When Tarica broke her elbow in November, it felt unforgiveable. Why did God allow it to happen to her, of all people? Wasn’t she suffering enough?
My mom, a curious mix of optimism and fatalism, had another perspective. “Perhaps,” she said, “more exposure to doctors will help Tarica get over her fears.”
In this, Tarica needs all the help she can get. The hospital stay in March was a nightmare, although I attribute much of her behavior to side effects from the quarts of drugs being pumped into her seizing body.
But her behavior in the months following had not reassured me that her next hospital stay would be any better. She hated doctors, hated attention, hated, abhorred, despised needles.She drew into herself like a frightened turtle the minute we walked into a medical office, no matter how big her talk was in the van.
Could any good thing come out of a broken elbow? Not likely.
The morning of the first orthopedic visit, I dropped Micah off at my mom’s. My sister ran out to the van with a gift bag. “Here’s a birthday present for you, Tarica,” she said and handed it to her. In the bag was a Melissa & Doug chipmunk house with puffy, reusable stickers: Mama and Papa Chipmunk, three fat-cheeked offspring, and more furniture than we have in our own house.
At the doctor’s office, I helped Tarica out of the van and, at the last minute, grabbed the chipmunk house. That decision ranks in the top ten wisest impulses I’ve ever had. As soon as we settled into waiting room chairs, Tarica wanted me to open the package. She played with her chipmunks the rest of the visit and tolerated the doctor’s presence more calmly than usual, thanks to the distraction.
The doctor wanted to see Tarica again in a week. At her second visit, her cast needed to be replaced because the swelling had gone down, loosening the first cast. The nurses cut the cast off, with surprisingly little fuss from the patient, and then prepared to put on cast #2.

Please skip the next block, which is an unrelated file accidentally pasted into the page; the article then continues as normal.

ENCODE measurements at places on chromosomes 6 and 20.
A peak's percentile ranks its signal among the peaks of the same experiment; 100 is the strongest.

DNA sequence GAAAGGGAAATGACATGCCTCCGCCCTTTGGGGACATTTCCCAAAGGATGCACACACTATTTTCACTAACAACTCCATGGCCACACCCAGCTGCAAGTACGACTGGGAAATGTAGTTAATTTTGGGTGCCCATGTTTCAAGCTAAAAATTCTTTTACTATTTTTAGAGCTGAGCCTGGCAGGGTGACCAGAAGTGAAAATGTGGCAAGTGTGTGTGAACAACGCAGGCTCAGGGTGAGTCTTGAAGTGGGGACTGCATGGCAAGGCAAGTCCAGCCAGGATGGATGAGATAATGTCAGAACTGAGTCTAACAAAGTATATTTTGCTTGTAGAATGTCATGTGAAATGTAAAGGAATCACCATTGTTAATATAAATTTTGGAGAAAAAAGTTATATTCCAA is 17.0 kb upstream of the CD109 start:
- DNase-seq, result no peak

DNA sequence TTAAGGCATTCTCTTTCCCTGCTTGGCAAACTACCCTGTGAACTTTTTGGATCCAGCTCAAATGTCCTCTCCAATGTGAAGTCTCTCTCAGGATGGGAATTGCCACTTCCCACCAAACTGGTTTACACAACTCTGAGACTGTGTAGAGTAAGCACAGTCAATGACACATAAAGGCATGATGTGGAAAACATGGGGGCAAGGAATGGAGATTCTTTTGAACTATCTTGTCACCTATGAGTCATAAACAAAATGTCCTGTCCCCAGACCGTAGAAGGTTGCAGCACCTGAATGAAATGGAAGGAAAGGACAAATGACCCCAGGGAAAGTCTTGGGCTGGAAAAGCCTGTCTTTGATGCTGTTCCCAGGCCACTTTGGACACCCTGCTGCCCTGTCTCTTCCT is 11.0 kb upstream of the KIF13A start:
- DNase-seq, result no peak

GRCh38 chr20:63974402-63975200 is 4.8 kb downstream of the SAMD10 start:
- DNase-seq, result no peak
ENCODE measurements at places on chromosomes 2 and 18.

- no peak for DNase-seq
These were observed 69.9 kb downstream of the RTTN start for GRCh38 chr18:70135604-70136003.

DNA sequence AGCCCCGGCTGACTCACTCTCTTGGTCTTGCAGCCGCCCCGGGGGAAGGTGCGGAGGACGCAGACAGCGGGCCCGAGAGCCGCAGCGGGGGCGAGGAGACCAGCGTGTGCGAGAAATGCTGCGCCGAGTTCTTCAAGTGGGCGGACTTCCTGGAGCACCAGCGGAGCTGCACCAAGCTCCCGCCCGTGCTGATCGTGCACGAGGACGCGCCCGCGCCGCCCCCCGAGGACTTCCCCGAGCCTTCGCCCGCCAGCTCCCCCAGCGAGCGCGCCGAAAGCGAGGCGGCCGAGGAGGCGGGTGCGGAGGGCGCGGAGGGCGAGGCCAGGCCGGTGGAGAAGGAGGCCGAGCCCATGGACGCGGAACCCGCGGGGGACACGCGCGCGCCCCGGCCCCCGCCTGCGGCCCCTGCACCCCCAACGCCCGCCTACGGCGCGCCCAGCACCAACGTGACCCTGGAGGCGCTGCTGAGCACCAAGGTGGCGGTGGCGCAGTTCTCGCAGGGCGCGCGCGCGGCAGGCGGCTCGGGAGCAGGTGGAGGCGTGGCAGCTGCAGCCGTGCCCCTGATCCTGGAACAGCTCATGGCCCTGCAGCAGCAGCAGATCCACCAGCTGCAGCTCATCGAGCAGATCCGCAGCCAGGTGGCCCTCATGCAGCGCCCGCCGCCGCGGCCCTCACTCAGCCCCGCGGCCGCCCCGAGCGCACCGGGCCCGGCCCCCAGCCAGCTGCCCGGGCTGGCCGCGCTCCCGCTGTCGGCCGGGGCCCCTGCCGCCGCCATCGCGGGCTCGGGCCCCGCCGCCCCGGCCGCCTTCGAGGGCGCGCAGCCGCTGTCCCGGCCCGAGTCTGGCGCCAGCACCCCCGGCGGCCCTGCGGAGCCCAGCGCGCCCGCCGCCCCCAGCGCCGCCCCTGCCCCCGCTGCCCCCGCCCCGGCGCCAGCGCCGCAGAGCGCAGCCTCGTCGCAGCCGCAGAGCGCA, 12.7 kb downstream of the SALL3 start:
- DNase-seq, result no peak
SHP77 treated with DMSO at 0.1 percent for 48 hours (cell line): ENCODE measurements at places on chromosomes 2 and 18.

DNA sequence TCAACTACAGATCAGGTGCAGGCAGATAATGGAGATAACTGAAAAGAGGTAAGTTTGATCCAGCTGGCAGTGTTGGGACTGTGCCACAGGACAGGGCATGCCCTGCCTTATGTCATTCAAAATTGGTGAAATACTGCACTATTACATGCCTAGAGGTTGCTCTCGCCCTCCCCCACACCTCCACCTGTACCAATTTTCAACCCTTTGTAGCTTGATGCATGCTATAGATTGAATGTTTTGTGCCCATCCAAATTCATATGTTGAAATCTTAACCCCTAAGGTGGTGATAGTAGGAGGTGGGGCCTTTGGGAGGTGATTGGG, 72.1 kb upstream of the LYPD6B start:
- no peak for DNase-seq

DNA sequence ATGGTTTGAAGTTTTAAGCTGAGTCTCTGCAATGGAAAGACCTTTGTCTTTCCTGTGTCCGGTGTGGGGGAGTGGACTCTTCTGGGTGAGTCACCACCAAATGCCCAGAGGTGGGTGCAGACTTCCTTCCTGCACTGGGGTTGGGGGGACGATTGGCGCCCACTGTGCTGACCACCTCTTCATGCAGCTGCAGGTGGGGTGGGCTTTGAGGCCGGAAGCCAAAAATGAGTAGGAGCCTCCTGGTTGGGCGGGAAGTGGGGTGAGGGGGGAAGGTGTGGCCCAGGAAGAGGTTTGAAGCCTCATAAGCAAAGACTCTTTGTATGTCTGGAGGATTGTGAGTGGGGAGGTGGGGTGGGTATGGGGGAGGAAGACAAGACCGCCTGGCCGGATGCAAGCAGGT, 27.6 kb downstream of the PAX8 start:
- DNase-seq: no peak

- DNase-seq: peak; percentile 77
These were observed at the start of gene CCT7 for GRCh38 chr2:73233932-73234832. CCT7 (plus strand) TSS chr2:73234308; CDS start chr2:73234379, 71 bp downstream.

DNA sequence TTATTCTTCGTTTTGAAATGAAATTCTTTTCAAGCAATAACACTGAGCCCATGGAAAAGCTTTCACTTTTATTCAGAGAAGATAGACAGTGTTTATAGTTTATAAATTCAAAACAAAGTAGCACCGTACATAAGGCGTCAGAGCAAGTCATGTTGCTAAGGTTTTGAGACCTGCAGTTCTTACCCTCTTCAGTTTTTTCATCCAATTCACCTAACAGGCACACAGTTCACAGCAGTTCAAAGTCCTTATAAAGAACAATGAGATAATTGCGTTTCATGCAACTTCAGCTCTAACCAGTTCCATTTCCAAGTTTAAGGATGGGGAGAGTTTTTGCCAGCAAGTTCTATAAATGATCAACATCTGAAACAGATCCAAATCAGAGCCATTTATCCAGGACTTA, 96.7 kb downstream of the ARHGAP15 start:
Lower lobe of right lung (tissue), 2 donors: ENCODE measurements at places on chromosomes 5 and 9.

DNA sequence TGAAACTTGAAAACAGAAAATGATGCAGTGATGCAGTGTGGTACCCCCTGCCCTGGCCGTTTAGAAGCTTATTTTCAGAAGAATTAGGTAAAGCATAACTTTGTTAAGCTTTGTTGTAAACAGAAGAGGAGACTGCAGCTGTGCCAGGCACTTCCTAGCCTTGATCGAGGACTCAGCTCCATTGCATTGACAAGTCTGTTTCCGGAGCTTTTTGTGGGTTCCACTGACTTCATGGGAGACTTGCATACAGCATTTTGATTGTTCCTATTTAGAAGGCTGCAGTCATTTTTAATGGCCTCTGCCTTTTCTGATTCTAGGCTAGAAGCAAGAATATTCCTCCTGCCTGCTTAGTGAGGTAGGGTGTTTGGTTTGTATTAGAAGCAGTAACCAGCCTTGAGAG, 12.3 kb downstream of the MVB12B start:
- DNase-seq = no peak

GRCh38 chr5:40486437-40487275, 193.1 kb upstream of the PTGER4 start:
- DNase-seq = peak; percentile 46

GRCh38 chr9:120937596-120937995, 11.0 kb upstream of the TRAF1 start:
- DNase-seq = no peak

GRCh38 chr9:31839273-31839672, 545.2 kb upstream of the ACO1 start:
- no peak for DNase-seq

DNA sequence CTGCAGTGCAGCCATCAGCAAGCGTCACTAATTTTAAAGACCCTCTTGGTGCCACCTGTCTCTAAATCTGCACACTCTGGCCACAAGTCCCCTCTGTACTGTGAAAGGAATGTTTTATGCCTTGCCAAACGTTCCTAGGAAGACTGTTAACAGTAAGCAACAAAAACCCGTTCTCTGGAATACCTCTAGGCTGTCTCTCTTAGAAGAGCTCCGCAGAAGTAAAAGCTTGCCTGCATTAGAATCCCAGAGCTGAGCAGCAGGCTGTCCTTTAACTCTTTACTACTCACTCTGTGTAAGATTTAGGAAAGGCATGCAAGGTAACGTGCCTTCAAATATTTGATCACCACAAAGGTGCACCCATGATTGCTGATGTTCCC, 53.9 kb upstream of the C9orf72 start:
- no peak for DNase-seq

They slid a long sock over her arm, a thin layer of protection against her skin. Without prompting, Tarica reached over, picked up a scissors, and prepared to cut the sock off just beyond her fingers. The two nurses looked at each other, eyebrows raised. “You remember what comes next, don’t you, sweetie?”
They let her cut the sock.
When they were wrapping her arm in plaster, she again reached for the scissors to make a cut in the plaster around her thumb. Without prompting. She snipped the plaster, her eyes intent.
I stood with my mouth slightly open, brain churning. This discovery was important, and if not for her elbow, I might not have realized it before her hospital stay.
If she could somehow participate in events instead of feeling like a helpless victim, she relaxed and cooperated.
And the chipmunk house. If she was distracted, she was more likely to behave.
My mom was right. Even a broken bone had some good in it.
* * *
I need your help.
Tarica will be hospitalized for ten days next month. She is not sick. She is a healthy child (other than epilepsy) with a need for exercise and activity. Instead, she will be attached to wires and made to stay in sight of a camera at all times. And she doesn’t like doctors or nurses.
I don’t have to describe all the ways this scenario could go wrong. Your imagination will do it quite nicely.
I need suggestions for ways to keep her involved and distracted, not necessarily at the same time.
The suggestions should be
- easy to pack and transport
- suitable for a five-year-old
She enjoys numbers and hates coloring. Because of the drugs, her hands shake, so anything requiring fine motor skills wearies her. She loves stickers and dolls. She likes I Spy and Can You See What I See? books, but I think we’ve borrowed most of them from our library already. Do you know of any age-appropriate search-and-find books other than these?
She likes games, but many of them are too bulky to pack. Are there any travel-size games you can recommend?
The hospital has a children’s library on the same floor as the epilepsy center, so I’m not planning on taking storybooks. Unless you have a can’t-miss book to recommend?
Here are some ideas and suggestions I’m already considering:
- A hand mirror, so she can watch the wires being attached to her head
- A doctor set, so she can give the nurse the needle in turn
- A balloon pump and those skinny balloons to make animals, which I don’t know how to do, but I can learn
- Her beloved preschool books—if she doesn’t finish them all before February
I need enough variety to keep her from being bored, but not so much that we need a moving van to haul the luggage. The hospital has some resources we can use, but I’d like to be as prepared as possible. In addition, I’m hoping the collection of fun activities will give Tarica something to anticipate.
Can you help me?